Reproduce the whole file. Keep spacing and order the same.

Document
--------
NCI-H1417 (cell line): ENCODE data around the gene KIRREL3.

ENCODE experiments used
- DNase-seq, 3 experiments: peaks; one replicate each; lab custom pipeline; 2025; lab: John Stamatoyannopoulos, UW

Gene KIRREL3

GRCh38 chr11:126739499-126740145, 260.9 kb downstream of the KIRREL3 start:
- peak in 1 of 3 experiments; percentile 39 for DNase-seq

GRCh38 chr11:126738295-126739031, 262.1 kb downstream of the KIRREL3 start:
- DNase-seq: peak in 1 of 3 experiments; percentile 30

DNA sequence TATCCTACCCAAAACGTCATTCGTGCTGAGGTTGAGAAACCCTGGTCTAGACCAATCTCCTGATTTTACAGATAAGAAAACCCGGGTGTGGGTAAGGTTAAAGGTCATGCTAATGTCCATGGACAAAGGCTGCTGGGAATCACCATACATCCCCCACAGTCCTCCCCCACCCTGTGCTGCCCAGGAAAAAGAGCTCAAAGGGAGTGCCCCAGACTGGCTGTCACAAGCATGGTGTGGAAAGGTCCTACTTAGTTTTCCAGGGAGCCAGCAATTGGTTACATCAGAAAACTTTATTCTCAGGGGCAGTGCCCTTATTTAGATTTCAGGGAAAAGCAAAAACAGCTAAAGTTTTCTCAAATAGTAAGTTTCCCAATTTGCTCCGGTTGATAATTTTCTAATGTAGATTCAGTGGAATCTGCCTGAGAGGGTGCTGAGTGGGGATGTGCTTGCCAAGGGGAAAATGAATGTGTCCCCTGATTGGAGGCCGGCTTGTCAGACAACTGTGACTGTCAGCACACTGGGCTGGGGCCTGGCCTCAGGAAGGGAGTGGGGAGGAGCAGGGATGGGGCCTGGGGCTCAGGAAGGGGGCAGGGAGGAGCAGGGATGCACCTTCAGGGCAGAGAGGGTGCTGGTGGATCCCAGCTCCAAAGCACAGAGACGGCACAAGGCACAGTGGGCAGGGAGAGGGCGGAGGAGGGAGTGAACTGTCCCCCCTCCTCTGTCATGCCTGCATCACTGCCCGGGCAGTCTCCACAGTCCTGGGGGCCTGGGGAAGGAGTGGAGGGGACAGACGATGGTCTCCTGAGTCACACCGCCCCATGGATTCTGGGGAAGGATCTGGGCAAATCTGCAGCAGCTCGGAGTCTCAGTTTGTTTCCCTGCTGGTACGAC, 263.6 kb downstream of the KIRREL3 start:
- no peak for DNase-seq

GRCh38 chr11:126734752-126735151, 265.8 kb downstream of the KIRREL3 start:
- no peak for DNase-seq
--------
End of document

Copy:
NCI-H1417 (cell line): ENCODE data around the gene KIRREL3.

ENCODE experiments used
- DNase-seq, 3 experiments: peaks; one replicate each; lab custom pipeline; 2025; lab: John Stamatoyannopoulos, UW

Gene KIRREL3

GRCh38 chr11:126739499-126740145, 260.9 kb downstream of the KIRREL3 start:
- peak in 1 of 3 experiments; percentile 39 for DNase-seq

GRCh38 chr11:126738295-126739031, 262.1 kb downstream of the KIRREL3 start:
- DNase-seq: peak in 1 of 3 experiments; percentile 30

DNA sequence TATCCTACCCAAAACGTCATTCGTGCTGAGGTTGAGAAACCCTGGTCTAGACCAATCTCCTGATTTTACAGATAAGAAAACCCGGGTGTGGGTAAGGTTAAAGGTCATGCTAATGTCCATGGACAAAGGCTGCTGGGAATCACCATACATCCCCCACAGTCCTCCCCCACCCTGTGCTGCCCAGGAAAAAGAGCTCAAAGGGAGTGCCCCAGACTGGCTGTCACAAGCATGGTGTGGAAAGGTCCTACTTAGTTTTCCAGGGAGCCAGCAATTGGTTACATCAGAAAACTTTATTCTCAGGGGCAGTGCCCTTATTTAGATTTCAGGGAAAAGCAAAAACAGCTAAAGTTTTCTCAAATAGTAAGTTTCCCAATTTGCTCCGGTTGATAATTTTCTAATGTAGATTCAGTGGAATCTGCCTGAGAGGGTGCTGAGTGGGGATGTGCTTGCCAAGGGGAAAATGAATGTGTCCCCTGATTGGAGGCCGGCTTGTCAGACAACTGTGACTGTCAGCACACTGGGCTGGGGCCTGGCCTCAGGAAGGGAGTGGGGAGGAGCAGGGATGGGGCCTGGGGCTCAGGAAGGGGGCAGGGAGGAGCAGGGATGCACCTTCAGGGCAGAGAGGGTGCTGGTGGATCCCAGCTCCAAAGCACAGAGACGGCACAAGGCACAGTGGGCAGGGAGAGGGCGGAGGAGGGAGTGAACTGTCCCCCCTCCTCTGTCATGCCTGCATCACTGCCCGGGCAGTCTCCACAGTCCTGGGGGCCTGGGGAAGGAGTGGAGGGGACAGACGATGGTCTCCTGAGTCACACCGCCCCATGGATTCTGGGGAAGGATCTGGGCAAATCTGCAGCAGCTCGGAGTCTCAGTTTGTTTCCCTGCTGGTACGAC, 263.6 kb downstream of the KIRREL3 start:
- no peak for DNase-seq

GRCh38 chr11:126734752-126735151, 265.8 kb downstream of the KIRREL3 start:
- no peak for DNase-seq